Wednesday, November 16, 2005

Portland turns down four charter schools

Displaying an unyielding commitment to the status quo, the Portland School District board denied four separate charter school proposals at their board meeting this week.

Now, PPS hostility to charters is not really news, but there were some interesting - and revealing - aspects to the whole process. Two of the proposals were rejected unanimously. I know nothing about these proposals - for all I know they were horrid, and should have been rejected.

Two of the proposals, however failed on a split vote, and only after the board subcommittee recommended that the proposals be approved. In the testimony and discussion over these two proposals, some educators and board members made some pretty revealing comments.

During the testimony a teacher from Madison High School, Tom Conry, spoke against the proposal to start a "Leadership & Entrepreneurial High School" not far from Madison. Conry and others are in the middle of trying to reform Madison High, and they are afraid that if they let a new charter school open nearby, it might hurt their efforts. I've met Conry - he's a nice fellow. Here's what the Oregonian reported:

He said charter schools, even though they are public, are in a larger sense part of the movement toward privatization because they turn schools into commodities that cater to a few rather than institutions that whole communities support for the benefit of all.

This is the kind of statement that we get all the time from people opposed to charters. How does providing choices in the form of charter schools turn schools into commodities? What does that mean? The funny thing is that Mr. Conry's objection is completely irrelevant. He was trying to convince the school board to deny a charter school, which they can do only for specific legal criteria. These criteria don't include his handwringing over school commoditization.

Conry went on to say:

"This devaluing of the common good is the cancer that will kill us all if we let it," Conry said. "To believe in public schools . . . you have to believe that our lives are important to one another on some noncommercial, nonmarket-based level."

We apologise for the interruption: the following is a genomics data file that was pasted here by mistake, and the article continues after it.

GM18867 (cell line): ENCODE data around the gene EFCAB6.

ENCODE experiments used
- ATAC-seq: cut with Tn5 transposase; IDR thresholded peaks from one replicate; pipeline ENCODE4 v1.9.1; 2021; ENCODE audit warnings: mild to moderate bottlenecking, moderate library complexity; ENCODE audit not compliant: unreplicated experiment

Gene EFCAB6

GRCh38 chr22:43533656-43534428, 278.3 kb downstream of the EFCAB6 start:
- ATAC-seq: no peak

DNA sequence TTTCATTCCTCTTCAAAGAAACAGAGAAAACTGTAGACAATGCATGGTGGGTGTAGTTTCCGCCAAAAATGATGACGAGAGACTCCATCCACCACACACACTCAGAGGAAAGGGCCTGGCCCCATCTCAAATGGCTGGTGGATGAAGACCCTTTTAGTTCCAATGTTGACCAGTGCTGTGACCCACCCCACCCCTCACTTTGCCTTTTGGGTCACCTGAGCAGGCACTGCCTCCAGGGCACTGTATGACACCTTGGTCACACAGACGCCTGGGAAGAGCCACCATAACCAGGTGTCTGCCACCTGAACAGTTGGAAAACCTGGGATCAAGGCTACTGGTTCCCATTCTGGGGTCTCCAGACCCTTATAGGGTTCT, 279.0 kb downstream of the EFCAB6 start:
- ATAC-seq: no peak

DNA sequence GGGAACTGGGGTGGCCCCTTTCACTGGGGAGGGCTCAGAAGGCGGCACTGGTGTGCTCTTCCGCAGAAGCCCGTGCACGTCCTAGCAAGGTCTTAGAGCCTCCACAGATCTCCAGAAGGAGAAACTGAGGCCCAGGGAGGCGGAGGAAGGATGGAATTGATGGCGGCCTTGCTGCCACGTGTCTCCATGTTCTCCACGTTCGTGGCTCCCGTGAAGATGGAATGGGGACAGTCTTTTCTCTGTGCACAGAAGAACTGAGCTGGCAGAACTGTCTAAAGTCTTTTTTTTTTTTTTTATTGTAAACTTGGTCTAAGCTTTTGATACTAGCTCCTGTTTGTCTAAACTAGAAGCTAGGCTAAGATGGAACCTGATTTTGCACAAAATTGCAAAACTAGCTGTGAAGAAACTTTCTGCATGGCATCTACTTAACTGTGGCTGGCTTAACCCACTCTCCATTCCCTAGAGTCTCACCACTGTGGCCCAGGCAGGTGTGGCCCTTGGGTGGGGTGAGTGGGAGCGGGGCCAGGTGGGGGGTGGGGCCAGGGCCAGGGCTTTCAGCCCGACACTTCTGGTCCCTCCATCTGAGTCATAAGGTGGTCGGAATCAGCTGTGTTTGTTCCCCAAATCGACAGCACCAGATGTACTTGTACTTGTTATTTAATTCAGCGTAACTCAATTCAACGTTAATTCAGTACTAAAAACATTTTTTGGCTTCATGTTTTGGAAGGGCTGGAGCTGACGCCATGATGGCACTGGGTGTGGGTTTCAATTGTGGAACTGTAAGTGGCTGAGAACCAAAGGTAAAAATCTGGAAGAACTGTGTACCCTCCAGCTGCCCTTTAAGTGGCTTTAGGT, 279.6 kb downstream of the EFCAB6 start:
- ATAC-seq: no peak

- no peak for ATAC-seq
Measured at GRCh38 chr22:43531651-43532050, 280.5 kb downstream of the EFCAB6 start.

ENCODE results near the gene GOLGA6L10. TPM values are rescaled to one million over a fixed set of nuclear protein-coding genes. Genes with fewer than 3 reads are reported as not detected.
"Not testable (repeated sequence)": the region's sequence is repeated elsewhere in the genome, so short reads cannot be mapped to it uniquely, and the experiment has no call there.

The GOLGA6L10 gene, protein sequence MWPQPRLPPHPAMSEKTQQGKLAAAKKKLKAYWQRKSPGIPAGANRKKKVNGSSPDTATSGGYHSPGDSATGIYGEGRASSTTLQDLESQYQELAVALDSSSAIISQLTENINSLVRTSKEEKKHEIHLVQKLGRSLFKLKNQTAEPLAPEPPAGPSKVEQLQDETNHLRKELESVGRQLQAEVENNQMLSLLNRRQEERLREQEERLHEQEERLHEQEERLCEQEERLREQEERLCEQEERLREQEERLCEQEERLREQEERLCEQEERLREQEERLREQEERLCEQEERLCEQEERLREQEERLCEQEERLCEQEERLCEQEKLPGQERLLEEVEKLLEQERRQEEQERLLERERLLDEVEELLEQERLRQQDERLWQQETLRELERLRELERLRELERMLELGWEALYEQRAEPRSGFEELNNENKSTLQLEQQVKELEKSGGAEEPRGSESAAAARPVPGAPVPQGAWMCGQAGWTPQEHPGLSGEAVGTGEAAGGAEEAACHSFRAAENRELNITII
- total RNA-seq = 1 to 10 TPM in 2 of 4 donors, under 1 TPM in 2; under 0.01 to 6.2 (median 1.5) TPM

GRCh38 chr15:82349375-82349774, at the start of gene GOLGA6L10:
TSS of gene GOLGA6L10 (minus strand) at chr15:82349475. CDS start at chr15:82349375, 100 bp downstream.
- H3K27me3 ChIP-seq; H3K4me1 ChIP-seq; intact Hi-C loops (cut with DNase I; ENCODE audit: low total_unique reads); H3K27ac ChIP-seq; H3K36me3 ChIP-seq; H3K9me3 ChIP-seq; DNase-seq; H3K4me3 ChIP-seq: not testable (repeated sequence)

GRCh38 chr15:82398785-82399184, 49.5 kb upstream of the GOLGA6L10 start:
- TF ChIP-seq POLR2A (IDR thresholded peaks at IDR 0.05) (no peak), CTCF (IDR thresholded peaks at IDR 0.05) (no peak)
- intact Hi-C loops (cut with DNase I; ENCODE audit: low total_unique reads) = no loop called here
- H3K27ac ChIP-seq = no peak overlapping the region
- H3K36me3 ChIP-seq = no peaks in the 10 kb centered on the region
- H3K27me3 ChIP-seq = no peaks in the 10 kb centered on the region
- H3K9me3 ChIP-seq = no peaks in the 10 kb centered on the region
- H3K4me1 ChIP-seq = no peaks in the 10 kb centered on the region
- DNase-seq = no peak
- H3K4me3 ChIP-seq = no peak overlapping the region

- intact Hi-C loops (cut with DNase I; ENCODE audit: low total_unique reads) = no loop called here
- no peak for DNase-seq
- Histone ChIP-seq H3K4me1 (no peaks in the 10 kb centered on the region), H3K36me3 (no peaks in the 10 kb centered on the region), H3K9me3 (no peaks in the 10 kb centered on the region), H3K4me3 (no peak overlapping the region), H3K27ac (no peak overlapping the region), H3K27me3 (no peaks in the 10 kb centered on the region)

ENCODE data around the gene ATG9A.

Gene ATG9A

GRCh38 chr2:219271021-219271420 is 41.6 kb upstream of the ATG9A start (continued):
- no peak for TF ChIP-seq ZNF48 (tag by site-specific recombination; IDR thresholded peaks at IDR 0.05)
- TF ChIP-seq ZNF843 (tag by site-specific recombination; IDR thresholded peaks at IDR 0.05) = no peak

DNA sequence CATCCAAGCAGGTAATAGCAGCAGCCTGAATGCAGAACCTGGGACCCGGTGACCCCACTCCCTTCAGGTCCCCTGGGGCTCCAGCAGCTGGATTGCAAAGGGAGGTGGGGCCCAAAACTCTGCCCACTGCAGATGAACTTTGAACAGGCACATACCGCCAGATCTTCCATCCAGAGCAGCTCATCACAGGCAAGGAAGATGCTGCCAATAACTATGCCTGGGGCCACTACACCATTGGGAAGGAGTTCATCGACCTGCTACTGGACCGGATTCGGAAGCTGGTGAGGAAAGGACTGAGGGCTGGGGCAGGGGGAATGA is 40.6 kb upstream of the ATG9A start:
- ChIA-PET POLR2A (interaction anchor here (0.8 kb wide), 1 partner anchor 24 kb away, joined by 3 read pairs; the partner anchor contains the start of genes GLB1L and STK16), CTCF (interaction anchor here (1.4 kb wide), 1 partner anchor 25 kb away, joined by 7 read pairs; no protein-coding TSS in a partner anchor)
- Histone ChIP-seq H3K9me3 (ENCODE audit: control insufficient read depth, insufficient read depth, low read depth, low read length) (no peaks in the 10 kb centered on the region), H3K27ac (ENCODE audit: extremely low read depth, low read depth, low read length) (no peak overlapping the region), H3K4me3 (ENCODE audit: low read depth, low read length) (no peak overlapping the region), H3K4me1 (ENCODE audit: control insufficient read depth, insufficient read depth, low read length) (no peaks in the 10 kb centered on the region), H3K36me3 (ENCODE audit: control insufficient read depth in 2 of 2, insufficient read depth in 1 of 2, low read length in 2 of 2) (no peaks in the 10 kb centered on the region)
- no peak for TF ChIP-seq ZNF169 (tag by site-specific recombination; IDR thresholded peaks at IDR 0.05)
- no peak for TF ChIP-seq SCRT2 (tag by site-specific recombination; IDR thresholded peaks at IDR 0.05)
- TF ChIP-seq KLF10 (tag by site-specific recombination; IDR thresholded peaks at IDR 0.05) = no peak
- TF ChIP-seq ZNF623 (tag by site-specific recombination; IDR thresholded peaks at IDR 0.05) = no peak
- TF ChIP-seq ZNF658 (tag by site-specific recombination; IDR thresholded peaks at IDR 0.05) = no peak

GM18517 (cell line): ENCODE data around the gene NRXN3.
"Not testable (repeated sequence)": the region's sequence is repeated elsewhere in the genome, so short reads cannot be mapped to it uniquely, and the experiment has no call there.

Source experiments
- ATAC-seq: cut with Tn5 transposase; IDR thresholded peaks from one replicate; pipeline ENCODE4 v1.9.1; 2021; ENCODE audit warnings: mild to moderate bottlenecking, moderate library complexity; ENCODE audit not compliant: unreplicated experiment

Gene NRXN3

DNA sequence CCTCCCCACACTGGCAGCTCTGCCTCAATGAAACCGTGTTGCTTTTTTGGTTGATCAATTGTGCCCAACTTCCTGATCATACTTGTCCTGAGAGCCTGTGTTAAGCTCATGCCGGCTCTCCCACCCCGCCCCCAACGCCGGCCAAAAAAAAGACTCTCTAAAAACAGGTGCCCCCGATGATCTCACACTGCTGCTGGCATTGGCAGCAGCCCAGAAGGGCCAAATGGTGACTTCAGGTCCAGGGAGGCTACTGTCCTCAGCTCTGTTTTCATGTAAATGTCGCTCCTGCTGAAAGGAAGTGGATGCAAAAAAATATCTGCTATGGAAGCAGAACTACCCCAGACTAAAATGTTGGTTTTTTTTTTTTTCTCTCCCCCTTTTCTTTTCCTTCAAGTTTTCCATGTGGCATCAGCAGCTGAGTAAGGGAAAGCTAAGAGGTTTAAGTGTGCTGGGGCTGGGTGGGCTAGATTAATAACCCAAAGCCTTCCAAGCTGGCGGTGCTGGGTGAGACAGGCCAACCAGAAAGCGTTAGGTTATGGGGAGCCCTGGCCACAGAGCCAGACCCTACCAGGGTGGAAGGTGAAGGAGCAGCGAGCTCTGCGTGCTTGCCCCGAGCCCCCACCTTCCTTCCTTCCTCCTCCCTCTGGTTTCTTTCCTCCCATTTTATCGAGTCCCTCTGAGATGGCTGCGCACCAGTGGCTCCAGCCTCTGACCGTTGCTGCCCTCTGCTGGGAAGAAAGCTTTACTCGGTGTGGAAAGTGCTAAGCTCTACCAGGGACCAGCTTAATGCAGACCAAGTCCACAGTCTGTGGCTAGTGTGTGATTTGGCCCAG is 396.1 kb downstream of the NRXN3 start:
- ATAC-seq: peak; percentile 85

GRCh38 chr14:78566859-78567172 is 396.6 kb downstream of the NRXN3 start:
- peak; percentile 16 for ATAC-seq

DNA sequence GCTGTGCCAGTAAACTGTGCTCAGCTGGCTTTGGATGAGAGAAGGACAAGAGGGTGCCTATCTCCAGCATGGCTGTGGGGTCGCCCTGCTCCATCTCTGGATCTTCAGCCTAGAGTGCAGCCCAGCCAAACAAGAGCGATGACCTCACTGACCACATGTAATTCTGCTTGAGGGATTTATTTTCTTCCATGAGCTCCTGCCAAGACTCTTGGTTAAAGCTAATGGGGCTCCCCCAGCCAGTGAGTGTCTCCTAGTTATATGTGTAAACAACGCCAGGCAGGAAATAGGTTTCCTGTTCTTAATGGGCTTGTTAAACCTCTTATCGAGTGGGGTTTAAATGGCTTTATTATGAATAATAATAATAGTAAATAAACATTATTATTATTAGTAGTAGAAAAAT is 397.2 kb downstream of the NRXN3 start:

Again, totally irrelevant. But revealing. He's clearly a collectivist. I've read the statement a dozen times and still don't know quite what it means. But what I do know is he is spreading this gobbledygook in his classrooms.

Now, onto the board members. There is good news here: apparently, new board member Sonja Henning has a lot on the ball. Not just because she supported the school, but because she was the one board member who seems to understand that they are dealing with a statute that has specific legal criteria for how they deal with charter proposals.

New member Dan Ryan also seems to get it. He voted in favor of the school, brushing aside concerns that the charter school would hinder plans to reform Madison, saying that high school students not being served don't have another two years to wait to see how reforms take hold at existing schools.

But the old guard on the board; they are hopeless as ever. Doug Morgan admitted that he was "confused." Well, I can't argue with that. He voted no, fretting that the new charter school might "undermine the flexibility and creativity that the board is already trying to encourage at existing schools."

They offer this stuff up as if it has some meaning. How on earth would one school undermine flexibility at another? It doesn't even come close to qualifying for a valid reason to deny a charter school.

I guess what he is saying is that he is against this school because he is afraid that some students might choose to go there.